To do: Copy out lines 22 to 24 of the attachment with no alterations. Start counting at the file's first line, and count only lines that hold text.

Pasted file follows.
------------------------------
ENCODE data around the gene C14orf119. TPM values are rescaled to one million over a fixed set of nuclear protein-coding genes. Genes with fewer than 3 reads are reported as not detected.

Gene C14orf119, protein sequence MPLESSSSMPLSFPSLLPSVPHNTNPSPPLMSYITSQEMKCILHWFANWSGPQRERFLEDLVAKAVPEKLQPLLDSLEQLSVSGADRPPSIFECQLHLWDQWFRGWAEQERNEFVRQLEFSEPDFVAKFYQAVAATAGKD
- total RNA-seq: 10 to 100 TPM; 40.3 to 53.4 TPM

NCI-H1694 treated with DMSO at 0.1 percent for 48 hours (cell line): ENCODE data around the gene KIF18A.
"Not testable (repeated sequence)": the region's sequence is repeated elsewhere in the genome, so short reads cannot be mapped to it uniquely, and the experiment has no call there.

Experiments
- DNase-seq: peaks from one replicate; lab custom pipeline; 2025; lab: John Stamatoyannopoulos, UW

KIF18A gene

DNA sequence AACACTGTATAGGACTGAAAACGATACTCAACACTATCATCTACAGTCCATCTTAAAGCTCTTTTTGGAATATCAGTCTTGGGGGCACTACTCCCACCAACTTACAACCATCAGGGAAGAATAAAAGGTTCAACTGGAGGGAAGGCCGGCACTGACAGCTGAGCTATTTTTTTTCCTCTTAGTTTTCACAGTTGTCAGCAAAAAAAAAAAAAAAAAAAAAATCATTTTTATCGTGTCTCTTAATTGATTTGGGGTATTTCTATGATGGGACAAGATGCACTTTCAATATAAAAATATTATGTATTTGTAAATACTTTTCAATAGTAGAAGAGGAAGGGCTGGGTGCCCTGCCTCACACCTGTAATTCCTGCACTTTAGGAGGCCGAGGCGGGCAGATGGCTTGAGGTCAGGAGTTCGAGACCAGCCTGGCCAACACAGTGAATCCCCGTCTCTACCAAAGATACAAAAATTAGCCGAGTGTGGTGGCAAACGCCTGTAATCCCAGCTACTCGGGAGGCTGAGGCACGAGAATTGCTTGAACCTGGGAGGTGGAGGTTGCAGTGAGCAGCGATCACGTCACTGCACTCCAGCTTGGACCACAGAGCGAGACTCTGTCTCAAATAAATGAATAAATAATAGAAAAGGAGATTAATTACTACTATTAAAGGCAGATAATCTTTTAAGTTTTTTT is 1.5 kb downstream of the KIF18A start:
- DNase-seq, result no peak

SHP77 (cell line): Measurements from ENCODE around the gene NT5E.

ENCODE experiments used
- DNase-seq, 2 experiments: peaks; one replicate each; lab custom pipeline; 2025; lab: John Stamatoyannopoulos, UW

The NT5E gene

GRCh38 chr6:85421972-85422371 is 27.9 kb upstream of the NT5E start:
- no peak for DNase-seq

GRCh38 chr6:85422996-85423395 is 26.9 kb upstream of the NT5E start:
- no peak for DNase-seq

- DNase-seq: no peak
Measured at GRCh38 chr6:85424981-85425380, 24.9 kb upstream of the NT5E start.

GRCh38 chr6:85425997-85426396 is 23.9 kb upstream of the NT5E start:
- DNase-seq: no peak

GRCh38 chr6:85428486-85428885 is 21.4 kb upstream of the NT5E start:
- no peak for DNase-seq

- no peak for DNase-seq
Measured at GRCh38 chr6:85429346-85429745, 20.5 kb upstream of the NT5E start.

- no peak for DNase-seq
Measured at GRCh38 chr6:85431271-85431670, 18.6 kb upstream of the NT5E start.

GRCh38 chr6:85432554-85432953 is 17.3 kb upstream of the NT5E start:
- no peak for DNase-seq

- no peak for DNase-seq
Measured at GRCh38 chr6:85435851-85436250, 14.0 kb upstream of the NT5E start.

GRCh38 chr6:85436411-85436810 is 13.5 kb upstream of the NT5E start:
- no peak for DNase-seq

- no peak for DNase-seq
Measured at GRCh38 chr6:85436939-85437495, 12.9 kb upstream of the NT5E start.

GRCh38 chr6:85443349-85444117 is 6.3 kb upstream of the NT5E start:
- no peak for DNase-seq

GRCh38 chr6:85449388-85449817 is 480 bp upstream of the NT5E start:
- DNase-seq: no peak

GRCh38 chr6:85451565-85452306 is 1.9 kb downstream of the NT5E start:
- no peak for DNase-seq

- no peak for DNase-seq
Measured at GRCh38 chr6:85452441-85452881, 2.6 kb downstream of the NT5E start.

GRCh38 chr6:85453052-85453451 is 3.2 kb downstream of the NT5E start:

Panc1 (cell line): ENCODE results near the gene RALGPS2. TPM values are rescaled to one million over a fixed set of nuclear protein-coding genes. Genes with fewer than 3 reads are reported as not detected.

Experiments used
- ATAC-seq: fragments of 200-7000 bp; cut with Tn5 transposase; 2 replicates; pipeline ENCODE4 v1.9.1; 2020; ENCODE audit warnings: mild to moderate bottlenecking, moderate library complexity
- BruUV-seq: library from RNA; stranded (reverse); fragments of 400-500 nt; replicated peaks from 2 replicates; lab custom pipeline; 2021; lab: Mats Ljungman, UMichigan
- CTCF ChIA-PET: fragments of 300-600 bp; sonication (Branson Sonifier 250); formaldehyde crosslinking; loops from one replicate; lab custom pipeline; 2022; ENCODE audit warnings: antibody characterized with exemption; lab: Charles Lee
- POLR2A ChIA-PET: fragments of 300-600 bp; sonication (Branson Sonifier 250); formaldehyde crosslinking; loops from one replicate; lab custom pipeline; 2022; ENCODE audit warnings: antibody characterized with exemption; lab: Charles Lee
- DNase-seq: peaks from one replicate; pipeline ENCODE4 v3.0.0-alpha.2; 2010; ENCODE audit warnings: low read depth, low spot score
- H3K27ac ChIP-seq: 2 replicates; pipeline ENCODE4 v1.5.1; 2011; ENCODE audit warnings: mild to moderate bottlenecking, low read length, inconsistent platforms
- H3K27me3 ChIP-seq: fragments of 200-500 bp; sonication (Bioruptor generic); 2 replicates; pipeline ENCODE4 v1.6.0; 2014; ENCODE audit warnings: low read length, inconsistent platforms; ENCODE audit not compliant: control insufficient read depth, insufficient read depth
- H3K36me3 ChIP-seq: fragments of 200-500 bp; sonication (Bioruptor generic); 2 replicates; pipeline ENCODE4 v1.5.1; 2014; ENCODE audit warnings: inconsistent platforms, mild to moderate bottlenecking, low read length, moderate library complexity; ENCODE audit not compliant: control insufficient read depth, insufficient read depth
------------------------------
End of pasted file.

- DNase-seq: no peak

GRCh38 chr6:85428486-85428885 is 21.4 kb upstream of the NT5E start:
- no peak for DNase-seq